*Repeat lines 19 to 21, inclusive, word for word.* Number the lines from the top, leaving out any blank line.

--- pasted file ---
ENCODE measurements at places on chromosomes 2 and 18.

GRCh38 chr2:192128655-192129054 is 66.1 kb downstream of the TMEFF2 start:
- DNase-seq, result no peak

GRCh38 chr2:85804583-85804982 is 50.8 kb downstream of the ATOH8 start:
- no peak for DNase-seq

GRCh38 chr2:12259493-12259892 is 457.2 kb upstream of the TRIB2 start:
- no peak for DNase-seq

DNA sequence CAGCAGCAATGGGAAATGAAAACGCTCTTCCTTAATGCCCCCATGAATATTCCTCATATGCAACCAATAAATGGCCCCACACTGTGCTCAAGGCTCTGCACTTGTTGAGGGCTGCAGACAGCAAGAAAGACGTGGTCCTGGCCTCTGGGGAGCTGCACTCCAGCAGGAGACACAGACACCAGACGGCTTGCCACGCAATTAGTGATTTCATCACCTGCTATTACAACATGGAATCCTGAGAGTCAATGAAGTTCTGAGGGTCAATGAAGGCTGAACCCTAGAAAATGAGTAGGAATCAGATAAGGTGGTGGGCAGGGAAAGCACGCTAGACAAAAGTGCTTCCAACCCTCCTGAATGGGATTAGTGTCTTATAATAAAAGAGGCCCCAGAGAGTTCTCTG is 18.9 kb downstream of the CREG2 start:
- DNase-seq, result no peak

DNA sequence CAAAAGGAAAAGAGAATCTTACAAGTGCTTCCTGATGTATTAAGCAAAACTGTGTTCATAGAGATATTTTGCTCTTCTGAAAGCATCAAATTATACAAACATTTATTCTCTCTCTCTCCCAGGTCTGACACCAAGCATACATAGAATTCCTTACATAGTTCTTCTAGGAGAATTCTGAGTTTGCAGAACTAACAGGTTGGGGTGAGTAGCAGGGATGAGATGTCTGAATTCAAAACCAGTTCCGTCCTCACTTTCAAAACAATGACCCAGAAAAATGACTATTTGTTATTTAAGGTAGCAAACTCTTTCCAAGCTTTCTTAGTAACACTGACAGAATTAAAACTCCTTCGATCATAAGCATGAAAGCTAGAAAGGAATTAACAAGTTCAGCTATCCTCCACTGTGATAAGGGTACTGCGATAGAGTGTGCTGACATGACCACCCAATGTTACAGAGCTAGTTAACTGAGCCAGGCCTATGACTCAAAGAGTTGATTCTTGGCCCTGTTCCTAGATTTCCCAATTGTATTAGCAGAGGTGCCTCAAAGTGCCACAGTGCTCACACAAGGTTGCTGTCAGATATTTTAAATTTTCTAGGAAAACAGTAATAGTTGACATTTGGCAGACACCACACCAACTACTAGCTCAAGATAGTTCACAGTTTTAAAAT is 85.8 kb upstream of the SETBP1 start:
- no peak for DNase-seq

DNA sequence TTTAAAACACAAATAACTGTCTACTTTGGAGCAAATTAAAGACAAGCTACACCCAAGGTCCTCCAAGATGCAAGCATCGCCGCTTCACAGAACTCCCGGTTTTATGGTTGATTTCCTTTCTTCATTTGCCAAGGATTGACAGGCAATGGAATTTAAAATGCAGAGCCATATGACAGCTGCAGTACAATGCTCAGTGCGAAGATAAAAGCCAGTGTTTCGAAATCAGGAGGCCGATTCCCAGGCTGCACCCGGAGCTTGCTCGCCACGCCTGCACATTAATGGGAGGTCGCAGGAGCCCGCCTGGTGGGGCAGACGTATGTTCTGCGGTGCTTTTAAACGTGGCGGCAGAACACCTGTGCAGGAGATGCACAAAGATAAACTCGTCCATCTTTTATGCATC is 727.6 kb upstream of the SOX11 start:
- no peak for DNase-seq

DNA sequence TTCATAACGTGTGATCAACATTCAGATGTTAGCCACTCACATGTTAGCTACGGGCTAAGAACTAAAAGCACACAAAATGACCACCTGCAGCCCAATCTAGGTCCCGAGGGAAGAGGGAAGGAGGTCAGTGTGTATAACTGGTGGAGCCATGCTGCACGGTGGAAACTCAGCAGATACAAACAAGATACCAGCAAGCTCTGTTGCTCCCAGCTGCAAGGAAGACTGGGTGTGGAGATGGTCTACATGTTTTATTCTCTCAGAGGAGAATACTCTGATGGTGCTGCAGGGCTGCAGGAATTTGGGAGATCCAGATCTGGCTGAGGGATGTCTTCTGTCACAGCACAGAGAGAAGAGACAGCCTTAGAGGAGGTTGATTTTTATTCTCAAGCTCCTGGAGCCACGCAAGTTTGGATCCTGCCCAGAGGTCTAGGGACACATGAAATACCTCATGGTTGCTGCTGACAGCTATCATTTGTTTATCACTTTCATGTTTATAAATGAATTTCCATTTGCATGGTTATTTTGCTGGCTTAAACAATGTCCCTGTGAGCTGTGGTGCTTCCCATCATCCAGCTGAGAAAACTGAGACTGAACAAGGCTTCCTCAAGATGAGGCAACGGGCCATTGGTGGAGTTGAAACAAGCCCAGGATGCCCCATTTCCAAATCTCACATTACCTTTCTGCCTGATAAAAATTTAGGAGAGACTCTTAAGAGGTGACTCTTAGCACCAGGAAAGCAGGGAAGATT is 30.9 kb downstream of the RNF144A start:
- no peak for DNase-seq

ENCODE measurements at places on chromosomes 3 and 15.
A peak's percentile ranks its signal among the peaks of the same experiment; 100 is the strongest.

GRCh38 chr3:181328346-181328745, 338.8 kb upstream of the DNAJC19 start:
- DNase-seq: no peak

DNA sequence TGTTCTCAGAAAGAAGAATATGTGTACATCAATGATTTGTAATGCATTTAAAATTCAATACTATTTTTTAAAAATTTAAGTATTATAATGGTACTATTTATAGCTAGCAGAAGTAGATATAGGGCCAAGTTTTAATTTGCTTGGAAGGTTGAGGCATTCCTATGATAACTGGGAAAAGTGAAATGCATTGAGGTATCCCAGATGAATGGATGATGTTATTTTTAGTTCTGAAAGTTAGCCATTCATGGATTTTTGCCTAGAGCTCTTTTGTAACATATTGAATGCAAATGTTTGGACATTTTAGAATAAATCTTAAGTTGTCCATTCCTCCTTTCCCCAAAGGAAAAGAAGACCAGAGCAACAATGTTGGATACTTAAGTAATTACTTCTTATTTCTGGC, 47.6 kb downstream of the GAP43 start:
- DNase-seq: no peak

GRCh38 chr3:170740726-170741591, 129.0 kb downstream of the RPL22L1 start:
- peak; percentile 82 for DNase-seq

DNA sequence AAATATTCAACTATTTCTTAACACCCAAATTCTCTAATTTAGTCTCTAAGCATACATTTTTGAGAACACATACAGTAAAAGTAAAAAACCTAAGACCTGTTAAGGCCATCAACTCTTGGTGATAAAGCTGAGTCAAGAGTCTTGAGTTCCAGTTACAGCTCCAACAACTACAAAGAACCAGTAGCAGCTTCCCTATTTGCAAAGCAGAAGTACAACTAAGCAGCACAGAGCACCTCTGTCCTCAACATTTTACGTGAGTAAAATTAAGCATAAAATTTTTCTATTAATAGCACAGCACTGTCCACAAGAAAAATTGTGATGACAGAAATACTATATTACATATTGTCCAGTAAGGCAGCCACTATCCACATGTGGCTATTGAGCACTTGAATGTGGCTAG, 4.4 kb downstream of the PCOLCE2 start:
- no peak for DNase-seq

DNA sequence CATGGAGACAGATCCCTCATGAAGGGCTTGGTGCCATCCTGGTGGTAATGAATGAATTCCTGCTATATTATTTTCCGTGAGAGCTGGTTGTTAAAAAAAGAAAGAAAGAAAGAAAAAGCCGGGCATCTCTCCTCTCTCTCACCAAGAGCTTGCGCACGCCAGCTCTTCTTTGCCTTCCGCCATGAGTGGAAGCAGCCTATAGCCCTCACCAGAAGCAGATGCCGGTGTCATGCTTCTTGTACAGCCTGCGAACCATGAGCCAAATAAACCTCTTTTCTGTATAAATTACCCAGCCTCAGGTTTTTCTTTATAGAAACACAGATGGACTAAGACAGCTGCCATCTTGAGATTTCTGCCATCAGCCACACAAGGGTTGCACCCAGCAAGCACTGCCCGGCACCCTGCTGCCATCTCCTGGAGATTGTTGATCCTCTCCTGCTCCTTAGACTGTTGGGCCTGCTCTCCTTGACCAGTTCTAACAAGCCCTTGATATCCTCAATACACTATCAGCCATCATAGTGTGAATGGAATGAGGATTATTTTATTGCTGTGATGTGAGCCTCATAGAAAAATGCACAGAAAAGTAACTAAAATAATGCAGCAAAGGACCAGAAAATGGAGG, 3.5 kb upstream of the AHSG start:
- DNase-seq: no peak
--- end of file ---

- DNase-seq: no peak

DNA sequence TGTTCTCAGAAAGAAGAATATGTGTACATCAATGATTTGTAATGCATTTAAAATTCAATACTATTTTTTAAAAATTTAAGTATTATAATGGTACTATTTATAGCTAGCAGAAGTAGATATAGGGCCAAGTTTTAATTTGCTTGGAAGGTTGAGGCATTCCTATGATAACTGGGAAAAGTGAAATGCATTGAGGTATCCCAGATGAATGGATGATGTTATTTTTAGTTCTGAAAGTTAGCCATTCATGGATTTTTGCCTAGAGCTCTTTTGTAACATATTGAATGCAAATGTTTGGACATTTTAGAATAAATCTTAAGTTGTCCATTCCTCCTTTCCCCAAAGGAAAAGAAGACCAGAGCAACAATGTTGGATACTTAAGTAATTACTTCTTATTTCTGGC, 47.6 kb downstream of the GAP43 start:
- DNase-seq: no peak